I came away from the Summit with brand new ideas: 

• Branch churches are “distinctly democratic”—egalitarian communities—and can and must meet the needs of their unique surroundings. I have a new view of the Manual’s directions for branch churches, and great expectancy for their renewal.

• Music in branches can be varied, regional, and still holy and healing! 

• Branch churches exist to nurture and strengthen everyone’s knowledge and practice of Christian Science, whether a person is connected to the branch or not. 

• I found sisters and brothers through working for this Summit, and came away so grateful for experiencing this family in Christ.

Seeing over a thousand Christian Scientists who were all there for the same purpose was just awesome. It was also a great experience to be a soloist and group singer for the music program. I loved practicing and singing with other musicians who love hymns and inspirational songs just like I do! One of my favorite parts of the Summit was when we shared gratitude. It made me realize that there is so much to be grateful for—especially for how Christian Science has made a huge impact on my life. I’m looking forward to sharing ideas with my own church and Sunday School in St. Louis.

Over the last few years, I’ve really been feeling “called” to explore the place music holds in the healing ministry of our church. When I joined the Summit planning team, I took responsibility for the music programming, as well as the lead for the program content team, aware that these two jobs could be overly demanding. Additionally, being responsible for both the program and the music could have appeared as a conflict of interest, especially if I were to also be a musical performer. As the Summit drew near, I had to make a choice: Set aside months of work I’d been doing for the planning, or set aside the music I loved. Intuitively, I chose to stick with the program content, but that night I wondered, “How can it be that God would deprive me of fully expressing what I love?” As I prayed, I felt the love and support of my fellow team members. By morning, I felt a strong sense of peace, and Love just washed the anxiety away. I knew that I never had been, nor could I ever be, deprived of anything good. I gladly handed over the music to others, and I was still able to participate musically after all. I’ll always cherish the mutual love and encouragement I felt working on this Summit.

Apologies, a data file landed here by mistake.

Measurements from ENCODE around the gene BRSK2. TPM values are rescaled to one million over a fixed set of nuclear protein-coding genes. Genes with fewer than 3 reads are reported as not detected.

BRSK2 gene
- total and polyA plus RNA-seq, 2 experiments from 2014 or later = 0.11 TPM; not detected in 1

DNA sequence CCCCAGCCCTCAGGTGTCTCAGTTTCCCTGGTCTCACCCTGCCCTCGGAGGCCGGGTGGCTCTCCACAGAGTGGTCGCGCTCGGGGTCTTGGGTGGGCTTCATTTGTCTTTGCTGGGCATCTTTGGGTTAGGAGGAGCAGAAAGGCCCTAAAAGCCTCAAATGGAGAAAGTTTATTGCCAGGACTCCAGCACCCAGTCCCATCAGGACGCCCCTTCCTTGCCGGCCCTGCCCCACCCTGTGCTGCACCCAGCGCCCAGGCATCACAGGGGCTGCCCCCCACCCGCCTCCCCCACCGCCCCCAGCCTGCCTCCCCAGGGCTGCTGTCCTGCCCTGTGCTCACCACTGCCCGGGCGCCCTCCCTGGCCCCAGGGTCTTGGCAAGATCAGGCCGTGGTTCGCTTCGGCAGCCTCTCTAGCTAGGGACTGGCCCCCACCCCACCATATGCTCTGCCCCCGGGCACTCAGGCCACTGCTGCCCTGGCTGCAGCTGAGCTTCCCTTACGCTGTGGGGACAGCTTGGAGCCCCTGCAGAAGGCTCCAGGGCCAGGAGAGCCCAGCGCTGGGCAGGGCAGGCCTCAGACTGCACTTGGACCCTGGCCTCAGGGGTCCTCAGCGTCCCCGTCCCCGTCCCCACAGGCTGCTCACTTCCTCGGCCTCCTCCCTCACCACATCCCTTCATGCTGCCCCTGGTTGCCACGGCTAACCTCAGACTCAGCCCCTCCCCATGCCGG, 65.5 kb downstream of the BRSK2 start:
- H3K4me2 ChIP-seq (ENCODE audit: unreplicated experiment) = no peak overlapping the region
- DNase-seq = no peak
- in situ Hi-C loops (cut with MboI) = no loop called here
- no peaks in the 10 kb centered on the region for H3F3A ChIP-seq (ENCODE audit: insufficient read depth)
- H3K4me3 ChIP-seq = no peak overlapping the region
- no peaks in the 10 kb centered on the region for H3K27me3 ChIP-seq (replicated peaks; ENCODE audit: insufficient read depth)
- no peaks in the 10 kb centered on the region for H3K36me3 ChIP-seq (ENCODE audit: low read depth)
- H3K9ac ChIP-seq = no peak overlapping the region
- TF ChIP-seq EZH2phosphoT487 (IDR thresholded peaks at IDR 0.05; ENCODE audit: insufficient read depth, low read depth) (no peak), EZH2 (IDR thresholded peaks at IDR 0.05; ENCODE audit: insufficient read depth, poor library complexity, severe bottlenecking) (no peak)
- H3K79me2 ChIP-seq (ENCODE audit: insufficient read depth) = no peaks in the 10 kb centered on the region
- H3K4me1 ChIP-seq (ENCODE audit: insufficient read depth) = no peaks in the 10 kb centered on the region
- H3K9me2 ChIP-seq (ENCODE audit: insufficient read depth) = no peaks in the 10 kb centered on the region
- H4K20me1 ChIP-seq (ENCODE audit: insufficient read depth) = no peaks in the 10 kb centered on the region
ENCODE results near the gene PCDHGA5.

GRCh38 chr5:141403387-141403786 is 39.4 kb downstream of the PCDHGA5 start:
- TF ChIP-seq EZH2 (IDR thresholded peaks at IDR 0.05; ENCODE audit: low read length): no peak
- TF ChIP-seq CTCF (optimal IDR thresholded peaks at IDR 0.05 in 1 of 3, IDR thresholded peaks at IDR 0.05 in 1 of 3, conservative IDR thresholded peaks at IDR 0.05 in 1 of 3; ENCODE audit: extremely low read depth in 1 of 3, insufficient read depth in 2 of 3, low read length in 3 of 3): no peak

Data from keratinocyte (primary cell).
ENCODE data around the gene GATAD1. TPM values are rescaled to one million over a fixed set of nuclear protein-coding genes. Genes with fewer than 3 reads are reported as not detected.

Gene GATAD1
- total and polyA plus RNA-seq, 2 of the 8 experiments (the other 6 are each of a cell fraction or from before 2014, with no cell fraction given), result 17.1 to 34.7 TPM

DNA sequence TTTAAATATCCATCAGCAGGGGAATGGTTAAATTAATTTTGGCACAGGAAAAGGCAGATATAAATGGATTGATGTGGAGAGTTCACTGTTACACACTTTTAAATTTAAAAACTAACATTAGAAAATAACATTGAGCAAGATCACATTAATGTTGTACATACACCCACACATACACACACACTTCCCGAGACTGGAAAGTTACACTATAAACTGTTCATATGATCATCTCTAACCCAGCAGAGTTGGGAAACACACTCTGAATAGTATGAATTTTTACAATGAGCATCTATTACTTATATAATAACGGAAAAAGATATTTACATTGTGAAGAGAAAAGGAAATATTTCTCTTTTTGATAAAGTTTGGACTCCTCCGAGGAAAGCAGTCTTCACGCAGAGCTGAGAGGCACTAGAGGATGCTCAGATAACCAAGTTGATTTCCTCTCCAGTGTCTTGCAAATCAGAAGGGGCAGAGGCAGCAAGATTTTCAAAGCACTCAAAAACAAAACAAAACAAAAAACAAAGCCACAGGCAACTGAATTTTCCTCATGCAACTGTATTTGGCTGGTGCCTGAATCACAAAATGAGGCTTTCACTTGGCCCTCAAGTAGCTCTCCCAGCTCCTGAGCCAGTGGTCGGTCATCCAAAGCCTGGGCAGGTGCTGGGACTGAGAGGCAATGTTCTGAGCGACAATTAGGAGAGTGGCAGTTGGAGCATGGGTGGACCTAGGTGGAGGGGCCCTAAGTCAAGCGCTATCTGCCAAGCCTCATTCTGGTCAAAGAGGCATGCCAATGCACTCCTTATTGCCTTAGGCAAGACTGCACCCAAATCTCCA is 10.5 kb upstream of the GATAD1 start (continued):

At the Summit, I felt a spiritual energy and synergy, the activity of the Holy Ghost communicating and moving to action each one in new, fresh ways of cherishing Church. Whether it was singing, praying, sharing, or loving Church together, the animus of the divine Spirit united all in a holy purpose. I walked away glimpsing the universality of Church. If Church is founded on the Rock, Christ, then Church is just as universal as the Christ, for the “Christ is all, and in all” (Col. 3:11). So, there are no barriers to anyone, anywhere receiving the healing blessings of the Christ. And that is what Church is all about—healing. The more we humbly and joyously live the message of the Christ, the more alive Church is in our hearts, and the more healing activity we express! 

When I listened to a discussion on fellowship, I felt that my church was successful at relating to members and visitors, but I believed we could do more. I realized that our starting point could be the fellowship we express for each other. I am not referring to friendships—instead, fellowship to me is sharing the good news that Christian Science brings to everyone by acknowledging you are God’s perfect child right here and now. It is seeing evidence of the love we each have for Christian Science. This allows for diverse perspectives with a unity of purpose. I saw how fellowship would remove rigid, preconceived expectations and replace them with gratitude for everyone’s contribution to church.